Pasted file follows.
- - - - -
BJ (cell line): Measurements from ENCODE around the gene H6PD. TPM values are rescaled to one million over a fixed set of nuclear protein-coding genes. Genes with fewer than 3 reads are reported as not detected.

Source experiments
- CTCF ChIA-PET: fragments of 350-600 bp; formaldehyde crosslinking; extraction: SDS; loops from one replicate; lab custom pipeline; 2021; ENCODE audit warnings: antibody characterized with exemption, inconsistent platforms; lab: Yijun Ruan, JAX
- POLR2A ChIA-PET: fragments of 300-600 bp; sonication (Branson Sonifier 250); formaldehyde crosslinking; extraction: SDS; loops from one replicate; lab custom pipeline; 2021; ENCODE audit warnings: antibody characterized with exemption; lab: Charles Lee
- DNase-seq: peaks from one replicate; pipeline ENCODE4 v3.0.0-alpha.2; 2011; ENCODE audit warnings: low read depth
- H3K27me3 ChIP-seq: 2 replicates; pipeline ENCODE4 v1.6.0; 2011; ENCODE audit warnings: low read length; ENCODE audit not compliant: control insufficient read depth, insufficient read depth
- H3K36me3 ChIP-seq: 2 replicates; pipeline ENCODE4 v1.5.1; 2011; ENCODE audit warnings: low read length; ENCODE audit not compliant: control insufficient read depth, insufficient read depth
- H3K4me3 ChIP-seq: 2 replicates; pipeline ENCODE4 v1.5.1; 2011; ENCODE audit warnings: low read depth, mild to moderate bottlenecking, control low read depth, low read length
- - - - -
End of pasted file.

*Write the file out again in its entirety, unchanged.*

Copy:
BJ (cell line): Measurements from ENCODE around the gene H6PD. TPM values are rescaled to one million over a fixed set of nuclear protein-coding genes. Genes with fewer than 3 reads are reported as not detected.

Source experiments
- CTCF ChIA-PET: fragments of 350-600 bp; formaldehyde crosslinking; extraction: SDS; loops from one replicate; lab custom pipeline; 2021; ENCODE audit warnings: antibody characterized with exemption, inconsistent platforms; lab: Yijun Ruan, JAX
- POLR2A ChIA-PET: fragments of 300-600 bp; sonication (Branson Sonifier 250); formaldehyde crosslinking; extraction: SDS; loops from one replicate; lab custom pipeline; 2021; ENCODE audit warnings: antibody characterized with exemption; lab: Charles Lee
- DNase-seq: peaks from one replicate; pipeline ENCODE4 v3.0.0-alpha.2; 2011; ENCODE audit warnings: low read depth
- H3K27me3 ChIP-seq: 2 replicates; pipeline ENCODE4 v1.6.0; 2011; ENCODE audit warnings: low read length; ENCODE audit not compliant: control insufficient read depth, insufficient read depth
- H3K36me3 ChIP-seq: 2 replicates; pipeline ENCODE4 v1.5.1; 2011; ENCODE audit warnings: low read length; ENCODE audit not compliant: control insufficient read depth, insufficient read depth
- H3K4me3 ChIP-seq: 2 replicates; pipeline ENCODE4 v1.5.1; 2011; ENCODE audit warnings: low read depth, mild to moderate bottlenecking, control low read depth, low read length